Heading west along the road again, the fields were dotted with new lambs, staying close to their mothers and watching us warily as we passed by.

It was too early to hear Corncrakes with their harsh krek- krek – krek call. It’s a rare bird but common on Iona and on the Outer Hebrides and a thrill for birders to hear; that said, Chris remembered growing up on South Uist with a corncrake calling all night outside the family’s bedrooms, waking everyone at 4am or earlier all summer – the ‘joy’ of hearing this rare bird quickly waned!

Once through the farm gate at the end of the road at Lagandorain, we branched off to the right to reach the first of the white sand beaches, lapped by a sea which was multi coloured  – emerald, turquoise and amethyst. Eilean Annraidh sits offshore with enticing white sands of its own. This area was a favourite of the Scottish Colourists – Peploe and Cadell in particular –  who captured so well the colours of Iona.

1st beach, North End

What a delight to walk across Traigh Ban nam Monach (which translates as The White Strand of the Monks) with the tide well out!

North End, Iona.
Traigh Ban nam Monach

Not so idyllic during Viking times because the beach was said to be the place where many of the Abbey’s monks were slaughtered, the church itself being raided for whatever valuables it held. Apparently, the Book of Kells was hurled into a ditch, seen as something worthless and not found for centuries – the acidic peat however, helped to preserve it! Every bog has a silver lining…

Book of Kells replica
Book of Kells

The lovely blue-black and orange (felspar) rocks of Iona contrast gorgeously with the colours of the sea and sand. As we walked through a gap we found ourselves on the second beach, as I call it , with stunning views to The Wilderness coast of Mull.

Strand of the Monks, North End Iona

Time for a seat out of the wind, basking in the surprisingly warm sun (when sheltered) and enjoying a picnic lunch of cheese and onion sandwiches. It was a joy just to drink in the beauty of the place and also celebrate our luck in having a sunny day to see it all at its best.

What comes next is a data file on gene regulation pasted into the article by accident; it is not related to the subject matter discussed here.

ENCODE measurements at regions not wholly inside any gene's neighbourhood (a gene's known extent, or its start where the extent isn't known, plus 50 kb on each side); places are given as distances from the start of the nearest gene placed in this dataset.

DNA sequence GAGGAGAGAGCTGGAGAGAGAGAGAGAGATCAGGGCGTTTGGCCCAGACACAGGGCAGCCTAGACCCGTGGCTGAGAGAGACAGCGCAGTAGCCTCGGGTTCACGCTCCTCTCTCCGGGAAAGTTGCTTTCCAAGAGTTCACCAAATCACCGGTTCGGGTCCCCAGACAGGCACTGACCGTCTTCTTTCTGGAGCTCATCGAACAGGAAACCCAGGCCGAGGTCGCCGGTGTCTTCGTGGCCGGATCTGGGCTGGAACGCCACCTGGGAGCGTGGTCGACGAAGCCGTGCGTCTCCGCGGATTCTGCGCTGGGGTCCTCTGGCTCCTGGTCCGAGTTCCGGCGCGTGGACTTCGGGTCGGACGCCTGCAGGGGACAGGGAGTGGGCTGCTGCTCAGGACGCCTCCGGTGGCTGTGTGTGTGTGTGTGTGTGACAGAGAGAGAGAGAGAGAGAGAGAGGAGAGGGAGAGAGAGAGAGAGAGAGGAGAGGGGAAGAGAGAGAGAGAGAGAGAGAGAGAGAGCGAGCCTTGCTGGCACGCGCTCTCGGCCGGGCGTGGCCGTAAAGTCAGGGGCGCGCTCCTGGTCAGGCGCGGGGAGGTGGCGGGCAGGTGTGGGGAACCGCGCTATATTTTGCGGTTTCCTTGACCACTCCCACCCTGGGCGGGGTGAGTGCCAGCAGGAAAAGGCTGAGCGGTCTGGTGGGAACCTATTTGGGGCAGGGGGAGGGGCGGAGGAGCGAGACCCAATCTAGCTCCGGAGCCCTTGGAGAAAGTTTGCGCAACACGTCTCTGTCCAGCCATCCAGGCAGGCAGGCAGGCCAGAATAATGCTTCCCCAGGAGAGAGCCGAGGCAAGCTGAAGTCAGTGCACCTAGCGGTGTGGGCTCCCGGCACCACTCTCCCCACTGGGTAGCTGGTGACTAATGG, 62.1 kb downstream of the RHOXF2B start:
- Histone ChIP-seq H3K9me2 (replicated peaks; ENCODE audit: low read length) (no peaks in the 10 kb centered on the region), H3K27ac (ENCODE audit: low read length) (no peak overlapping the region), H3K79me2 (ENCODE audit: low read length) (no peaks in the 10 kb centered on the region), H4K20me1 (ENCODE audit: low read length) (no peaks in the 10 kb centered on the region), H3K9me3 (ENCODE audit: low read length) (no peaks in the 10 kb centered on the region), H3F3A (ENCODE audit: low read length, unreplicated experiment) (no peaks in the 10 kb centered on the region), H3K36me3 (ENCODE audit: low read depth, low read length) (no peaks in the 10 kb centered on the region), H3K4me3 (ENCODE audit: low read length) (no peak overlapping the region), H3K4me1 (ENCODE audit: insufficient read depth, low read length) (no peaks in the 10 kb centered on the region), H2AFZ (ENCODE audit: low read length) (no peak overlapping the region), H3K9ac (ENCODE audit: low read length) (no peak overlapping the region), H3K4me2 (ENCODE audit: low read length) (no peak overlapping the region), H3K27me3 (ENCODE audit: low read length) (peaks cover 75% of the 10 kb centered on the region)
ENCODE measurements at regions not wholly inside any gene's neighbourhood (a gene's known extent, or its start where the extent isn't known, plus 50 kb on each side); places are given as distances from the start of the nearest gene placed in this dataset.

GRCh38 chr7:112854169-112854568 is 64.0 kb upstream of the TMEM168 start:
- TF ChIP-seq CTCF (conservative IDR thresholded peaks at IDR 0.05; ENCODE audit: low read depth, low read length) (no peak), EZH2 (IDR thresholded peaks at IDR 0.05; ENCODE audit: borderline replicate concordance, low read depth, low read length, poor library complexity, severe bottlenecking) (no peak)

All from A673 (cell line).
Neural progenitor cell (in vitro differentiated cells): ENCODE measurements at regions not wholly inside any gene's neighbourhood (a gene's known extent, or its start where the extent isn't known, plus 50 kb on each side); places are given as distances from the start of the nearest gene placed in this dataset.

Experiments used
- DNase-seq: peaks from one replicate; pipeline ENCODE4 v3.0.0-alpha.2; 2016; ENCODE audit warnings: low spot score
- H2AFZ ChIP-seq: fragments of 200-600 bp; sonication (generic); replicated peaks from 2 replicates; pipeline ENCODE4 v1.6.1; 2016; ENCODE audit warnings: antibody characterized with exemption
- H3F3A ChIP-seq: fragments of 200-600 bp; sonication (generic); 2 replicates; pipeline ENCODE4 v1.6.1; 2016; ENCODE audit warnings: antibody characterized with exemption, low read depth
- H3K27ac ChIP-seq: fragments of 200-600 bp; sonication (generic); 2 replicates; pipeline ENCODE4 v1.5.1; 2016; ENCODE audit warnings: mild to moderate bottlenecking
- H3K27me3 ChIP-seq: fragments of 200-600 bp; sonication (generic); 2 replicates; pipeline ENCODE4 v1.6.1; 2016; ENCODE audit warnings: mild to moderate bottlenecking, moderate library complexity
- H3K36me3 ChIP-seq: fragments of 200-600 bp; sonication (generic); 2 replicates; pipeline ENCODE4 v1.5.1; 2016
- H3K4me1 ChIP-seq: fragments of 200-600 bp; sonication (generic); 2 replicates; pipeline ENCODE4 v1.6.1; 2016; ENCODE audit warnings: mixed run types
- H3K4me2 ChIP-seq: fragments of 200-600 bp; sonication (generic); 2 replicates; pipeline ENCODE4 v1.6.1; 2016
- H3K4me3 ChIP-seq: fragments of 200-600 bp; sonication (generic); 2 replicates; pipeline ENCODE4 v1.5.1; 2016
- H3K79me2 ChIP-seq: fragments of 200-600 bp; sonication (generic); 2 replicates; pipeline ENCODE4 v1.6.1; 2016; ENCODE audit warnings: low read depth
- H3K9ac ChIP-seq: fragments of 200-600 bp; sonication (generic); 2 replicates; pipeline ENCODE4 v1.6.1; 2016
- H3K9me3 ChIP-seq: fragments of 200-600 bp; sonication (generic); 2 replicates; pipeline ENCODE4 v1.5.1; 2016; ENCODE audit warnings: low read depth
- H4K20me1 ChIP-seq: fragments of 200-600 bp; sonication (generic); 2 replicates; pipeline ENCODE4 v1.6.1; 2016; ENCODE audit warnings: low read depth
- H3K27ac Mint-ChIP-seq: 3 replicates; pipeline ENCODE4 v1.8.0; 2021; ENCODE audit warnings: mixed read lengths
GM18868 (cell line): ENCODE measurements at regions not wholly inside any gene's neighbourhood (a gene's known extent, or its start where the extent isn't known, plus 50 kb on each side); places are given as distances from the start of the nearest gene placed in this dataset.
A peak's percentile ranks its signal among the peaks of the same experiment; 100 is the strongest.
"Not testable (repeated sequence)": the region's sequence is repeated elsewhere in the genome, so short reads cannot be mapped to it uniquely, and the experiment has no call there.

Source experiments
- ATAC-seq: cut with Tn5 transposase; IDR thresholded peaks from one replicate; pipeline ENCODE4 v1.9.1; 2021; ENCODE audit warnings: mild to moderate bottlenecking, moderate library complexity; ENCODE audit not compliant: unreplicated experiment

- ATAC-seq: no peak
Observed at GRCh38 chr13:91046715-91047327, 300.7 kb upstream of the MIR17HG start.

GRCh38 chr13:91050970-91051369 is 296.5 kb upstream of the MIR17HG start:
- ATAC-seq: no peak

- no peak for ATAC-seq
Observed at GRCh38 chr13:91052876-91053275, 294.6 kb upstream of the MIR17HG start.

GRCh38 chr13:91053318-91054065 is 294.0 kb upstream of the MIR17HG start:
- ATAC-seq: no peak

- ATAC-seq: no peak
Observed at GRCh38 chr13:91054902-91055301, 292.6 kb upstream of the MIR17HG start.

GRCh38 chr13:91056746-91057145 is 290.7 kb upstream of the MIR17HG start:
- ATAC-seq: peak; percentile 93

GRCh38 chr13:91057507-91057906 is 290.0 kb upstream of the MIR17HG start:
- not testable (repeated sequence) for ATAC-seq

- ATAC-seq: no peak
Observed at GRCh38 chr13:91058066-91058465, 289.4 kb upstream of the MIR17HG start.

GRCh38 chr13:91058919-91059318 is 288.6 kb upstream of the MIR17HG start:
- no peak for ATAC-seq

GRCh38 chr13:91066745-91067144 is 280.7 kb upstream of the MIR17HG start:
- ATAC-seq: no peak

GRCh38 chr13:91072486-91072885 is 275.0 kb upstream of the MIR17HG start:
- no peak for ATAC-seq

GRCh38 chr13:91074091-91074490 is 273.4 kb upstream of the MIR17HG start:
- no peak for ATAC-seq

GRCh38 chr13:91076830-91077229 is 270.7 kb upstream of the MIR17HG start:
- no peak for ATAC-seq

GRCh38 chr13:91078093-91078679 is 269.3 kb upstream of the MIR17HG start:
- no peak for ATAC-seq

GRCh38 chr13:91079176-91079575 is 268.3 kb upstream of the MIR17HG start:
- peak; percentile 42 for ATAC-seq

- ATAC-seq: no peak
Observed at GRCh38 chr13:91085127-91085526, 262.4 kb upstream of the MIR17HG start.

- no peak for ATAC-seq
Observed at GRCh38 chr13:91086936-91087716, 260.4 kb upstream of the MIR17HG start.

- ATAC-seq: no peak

It’s a lovely wander across the machair to the ‘third beach’ Traigh an t-Suidhe (possibly Beach of the Shelf or Seat) a 1km stretch of shell sand with views to the ethereal Treshnish Isles – Staffa and Fingal’s Cave were visible, Lunga of the puffins was clear too and I read it described beautifully as ‘a green jewel in a peacock sea.’ We did the superb trip out to Lunga a few years back and I never thought it possible to get so up close and personal to so many puffins; they were literally waddling around our feet. For more on that amazing boat trip: STAFFA AND THE TRESHNISH ISLES (AKA Puffin Therapy)

As we approached the island itself, it was covered in a lilac haze of bluebells.

Bluebells on Treshnish Isles

Third beach

On the horizon, the island that always draws me the most is Bac Mor or the Dutchman’s Cap, so named because of its shape. I’ve always felt a longing to explore it, what a viewpoint it must be, but landing is difficult – plus,  there’s the small matter of not owning a boat!

Dutchman's Cap

Myself, 3rd beach

The sun felt warm again out of the cool south-easterly, so we clambered onto some rocks at the very far end of the beach, overlooking a shallow, opalescent channel of water. It was time to look out for otters as it looked a good spot for them – several names in the area here suggest that also.The lovely looking Hostel at Lagandorain translates as the Little Hollow of the Otter. Certainly some giveaway otter ‘mounds’ were visible in several places , favourite spots where otters bring in crabs and suchlike to eat and also leave their spraint; over the years this fertilising results in little pyramid mounds of grass.

No luck though today but it was a falling tide and so not ideal for seeing them.